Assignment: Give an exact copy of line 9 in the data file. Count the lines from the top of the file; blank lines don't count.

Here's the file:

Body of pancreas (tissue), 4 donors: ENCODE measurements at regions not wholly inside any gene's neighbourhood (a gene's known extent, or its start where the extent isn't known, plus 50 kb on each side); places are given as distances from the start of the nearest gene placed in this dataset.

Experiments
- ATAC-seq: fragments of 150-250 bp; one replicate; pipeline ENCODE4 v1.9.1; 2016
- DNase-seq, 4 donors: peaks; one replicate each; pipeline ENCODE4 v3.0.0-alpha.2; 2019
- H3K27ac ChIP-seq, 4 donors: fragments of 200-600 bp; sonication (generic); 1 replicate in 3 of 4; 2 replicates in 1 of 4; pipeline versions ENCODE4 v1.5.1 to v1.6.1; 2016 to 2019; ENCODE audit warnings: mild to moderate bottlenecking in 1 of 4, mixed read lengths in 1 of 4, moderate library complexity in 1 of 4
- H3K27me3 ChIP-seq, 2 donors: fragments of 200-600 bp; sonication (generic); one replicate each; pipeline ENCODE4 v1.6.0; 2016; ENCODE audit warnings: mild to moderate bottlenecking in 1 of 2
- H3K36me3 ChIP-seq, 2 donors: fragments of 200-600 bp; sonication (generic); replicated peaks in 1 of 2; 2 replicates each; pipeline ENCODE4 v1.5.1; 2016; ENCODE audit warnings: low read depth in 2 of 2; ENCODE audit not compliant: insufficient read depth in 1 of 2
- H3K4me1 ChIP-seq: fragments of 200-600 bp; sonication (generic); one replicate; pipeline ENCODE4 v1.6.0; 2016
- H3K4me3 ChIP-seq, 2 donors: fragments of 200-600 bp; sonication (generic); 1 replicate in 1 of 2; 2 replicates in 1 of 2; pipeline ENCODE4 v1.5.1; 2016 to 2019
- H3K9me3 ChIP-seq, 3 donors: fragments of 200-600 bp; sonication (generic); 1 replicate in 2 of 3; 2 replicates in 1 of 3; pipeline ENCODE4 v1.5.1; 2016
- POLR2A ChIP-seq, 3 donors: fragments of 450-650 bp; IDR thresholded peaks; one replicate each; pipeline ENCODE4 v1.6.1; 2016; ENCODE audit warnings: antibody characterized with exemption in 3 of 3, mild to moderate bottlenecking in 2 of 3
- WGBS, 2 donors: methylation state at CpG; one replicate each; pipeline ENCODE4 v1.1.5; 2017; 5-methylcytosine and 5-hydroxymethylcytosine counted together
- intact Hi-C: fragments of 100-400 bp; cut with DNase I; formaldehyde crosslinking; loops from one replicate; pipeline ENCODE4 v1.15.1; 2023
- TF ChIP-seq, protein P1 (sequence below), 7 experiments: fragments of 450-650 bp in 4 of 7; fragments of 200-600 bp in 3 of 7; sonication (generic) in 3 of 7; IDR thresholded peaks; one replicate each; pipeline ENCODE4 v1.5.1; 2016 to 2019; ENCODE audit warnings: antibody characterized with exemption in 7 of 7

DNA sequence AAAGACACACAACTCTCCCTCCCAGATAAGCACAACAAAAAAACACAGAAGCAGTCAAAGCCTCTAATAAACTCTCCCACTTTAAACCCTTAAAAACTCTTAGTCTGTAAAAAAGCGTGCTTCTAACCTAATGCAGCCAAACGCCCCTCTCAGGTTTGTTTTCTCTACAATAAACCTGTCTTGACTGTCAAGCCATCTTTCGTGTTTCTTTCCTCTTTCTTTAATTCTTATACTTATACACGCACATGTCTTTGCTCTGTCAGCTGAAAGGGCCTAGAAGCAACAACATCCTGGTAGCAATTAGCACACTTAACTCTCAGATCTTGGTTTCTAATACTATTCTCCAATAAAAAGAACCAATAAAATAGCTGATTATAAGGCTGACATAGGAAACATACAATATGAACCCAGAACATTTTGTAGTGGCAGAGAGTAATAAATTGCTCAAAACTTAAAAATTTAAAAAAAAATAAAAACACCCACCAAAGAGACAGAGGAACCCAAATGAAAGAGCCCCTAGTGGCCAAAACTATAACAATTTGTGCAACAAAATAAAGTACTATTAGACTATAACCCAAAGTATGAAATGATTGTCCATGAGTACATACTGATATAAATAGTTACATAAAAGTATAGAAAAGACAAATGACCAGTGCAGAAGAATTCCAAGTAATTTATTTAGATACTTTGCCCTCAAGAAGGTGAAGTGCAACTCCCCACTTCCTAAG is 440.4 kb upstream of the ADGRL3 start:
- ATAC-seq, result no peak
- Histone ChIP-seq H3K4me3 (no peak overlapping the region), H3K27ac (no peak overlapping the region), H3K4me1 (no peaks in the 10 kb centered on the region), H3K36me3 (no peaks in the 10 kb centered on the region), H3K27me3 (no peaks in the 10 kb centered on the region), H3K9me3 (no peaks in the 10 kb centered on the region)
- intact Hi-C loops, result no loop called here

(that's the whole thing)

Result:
- H3K4me3 ChIP-seq, 2 donors: fragments of 200-600 bp; sonication (generic); 1 replicate in 1 of 2; 2 replicates in 1 of 2; pipeline ENCODE4 v1.5.1; 2016 to 2019